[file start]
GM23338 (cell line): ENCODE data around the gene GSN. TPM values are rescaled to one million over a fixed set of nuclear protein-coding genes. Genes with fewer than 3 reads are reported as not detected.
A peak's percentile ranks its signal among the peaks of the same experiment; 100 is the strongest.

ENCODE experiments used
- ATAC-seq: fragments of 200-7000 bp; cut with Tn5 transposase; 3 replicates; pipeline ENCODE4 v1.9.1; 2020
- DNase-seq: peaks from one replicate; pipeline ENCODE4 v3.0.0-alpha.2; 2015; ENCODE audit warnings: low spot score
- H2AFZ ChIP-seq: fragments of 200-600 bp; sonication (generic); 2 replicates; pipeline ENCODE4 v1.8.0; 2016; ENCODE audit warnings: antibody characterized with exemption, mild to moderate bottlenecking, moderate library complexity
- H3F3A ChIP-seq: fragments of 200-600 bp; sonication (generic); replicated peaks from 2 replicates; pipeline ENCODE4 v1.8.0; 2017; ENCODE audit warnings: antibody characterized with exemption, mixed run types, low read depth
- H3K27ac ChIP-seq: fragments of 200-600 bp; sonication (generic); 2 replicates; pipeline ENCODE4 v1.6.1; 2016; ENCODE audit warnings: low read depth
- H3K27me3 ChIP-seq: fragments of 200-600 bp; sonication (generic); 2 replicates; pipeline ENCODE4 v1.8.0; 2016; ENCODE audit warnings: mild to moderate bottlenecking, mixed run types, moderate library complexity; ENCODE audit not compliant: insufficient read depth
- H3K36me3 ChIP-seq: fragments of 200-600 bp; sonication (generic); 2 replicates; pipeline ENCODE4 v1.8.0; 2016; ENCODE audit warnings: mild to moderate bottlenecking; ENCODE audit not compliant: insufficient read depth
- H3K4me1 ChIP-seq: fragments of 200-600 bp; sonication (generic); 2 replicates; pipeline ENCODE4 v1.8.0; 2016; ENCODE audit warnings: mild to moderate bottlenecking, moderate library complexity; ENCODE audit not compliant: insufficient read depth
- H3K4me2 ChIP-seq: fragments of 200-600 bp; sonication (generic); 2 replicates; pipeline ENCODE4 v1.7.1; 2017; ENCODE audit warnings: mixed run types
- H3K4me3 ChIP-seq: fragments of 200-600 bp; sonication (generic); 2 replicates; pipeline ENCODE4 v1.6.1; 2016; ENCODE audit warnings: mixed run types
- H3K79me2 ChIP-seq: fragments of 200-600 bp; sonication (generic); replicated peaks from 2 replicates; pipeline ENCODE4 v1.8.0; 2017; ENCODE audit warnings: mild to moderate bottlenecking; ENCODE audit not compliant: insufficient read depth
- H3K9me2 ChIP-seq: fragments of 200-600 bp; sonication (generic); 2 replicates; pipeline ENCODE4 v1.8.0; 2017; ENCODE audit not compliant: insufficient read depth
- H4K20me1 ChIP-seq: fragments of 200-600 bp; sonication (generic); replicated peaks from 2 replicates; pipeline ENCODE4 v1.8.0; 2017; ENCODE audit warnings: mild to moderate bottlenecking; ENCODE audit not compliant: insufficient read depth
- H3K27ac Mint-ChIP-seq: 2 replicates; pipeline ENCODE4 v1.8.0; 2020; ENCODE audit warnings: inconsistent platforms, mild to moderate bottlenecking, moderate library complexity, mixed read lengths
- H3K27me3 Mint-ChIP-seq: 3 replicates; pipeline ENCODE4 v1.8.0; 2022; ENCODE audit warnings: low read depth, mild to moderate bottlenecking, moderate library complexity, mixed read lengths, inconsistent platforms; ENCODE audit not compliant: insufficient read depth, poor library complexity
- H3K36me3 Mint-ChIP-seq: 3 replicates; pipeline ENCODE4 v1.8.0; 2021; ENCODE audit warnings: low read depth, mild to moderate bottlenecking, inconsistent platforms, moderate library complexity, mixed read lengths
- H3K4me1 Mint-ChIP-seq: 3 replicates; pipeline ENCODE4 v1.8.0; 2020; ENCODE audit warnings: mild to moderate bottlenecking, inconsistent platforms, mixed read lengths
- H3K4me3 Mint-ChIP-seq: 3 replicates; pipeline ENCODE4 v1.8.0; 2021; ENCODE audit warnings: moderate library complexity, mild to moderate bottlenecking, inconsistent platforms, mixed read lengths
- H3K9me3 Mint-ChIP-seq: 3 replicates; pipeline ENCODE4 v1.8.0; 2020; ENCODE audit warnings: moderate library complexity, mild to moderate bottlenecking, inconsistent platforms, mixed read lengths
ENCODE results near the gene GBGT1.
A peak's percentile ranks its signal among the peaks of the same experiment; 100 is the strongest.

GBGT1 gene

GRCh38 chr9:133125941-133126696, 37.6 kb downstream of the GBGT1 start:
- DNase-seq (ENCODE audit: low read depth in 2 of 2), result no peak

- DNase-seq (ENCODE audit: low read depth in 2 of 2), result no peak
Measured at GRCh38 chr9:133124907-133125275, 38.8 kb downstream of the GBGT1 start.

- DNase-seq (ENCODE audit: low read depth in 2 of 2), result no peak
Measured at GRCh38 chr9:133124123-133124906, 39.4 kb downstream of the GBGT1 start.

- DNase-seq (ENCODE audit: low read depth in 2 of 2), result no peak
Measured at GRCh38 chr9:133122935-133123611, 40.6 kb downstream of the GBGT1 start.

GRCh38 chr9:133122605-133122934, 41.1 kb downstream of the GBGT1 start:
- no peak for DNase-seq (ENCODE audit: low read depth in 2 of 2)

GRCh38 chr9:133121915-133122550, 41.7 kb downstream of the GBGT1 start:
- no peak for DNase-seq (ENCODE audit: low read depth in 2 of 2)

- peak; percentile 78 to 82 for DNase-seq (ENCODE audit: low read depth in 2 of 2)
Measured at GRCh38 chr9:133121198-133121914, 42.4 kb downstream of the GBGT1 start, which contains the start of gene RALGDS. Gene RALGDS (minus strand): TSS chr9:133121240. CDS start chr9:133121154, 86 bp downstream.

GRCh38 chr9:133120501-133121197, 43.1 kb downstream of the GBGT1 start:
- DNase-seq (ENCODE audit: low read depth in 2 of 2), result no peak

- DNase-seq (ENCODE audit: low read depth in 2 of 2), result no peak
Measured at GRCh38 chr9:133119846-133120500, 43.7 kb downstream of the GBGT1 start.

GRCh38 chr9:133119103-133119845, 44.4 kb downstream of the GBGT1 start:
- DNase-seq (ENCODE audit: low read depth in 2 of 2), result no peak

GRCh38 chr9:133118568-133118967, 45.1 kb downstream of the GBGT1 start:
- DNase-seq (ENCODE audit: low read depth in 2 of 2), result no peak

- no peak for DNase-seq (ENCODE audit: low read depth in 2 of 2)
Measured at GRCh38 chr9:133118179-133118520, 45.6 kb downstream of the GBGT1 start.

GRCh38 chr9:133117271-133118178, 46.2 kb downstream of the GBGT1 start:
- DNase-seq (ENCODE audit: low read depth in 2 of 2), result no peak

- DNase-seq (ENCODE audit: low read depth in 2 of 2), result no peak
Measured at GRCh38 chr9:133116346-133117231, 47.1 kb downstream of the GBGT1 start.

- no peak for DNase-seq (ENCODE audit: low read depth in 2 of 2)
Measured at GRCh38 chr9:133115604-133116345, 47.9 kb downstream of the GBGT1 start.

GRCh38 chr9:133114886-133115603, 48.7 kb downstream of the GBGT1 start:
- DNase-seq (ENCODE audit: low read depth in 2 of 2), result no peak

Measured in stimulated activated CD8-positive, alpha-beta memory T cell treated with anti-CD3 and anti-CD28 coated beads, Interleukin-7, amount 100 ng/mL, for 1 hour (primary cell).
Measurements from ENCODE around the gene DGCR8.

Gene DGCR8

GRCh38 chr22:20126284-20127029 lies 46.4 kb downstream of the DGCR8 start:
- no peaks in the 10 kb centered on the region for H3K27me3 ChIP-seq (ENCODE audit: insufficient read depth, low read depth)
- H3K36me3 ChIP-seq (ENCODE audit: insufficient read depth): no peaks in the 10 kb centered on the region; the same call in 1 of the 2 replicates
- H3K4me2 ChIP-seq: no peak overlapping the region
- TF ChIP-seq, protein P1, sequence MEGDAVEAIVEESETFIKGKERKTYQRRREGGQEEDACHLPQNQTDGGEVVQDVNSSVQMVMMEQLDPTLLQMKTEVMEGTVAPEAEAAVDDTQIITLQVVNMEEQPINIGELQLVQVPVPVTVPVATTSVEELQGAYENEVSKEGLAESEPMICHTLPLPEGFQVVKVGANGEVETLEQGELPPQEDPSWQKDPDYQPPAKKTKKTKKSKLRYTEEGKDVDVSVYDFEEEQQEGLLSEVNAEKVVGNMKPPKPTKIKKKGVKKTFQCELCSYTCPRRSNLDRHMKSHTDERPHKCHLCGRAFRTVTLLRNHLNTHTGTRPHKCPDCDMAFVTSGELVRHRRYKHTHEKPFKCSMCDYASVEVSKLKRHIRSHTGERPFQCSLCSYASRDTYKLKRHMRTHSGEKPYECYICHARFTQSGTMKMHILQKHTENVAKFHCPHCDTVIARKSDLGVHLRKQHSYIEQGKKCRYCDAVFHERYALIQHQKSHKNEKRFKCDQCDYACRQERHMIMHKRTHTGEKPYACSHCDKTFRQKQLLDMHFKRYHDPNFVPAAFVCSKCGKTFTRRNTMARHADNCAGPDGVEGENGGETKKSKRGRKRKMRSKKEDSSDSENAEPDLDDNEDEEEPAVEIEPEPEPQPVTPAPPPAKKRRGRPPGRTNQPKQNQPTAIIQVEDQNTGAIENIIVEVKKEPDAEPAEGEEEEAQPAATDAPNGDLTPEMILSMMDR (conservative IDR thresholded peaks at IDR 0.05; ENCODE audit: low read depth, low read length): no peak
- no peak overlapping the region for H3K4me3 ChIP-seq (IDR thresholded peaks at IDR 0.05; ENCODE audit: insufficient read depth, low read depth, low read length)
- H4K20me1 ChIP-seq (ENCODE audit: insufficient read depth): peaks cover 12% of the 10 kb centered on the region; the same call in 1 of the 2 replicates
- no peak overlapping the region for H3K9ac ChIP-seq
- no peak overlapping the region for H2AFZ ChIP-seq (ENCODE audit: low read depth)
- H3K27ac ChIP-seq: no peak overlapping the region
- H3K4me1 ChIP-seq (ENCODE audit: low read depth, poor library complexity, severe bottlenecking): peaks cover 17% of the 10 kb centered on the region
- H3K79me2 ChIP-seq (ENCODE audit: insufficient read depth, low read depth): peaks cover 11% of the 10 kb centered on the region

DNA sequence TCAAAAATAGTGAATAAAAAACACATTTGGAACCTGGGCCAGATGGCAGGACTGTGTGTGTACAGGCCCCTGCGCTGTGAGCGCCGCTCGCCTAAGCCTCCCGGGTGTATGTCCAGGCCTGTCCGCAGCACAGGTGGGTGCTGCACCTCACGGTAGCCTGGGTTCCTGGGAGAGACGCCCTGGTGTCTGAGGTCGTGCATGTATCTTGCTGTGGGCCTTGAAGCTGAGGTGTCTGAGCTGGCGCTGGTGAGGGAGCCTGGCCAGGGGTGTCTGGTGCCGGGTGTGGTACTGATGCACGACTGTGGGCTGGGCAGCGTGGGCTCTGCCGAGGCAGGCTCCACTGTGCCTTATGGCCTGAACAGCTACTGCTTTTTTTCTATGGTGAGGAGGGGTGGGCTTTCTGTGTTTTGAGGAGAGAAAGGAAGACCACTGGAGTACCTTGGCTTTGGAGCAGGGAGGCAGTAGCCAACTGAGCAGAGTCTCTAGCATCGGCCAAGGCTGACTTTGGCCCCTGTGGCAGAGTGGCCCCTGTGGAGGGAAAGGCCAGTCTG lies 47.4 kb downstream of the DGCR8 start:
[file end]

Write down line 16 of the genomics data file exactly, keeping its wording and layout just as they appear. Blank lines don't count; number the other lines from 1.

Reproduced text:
- H4K20me1 ChIP-seq: fragments of 200-600 bp; sonication (generic); replicated peaks from 2 replicates; pipeline ENCODE4 v1.8.0; 2017; ENCODE audit warnings: mild to moderate bottlenecking; ENCODE audit not compliant: insufficient read depth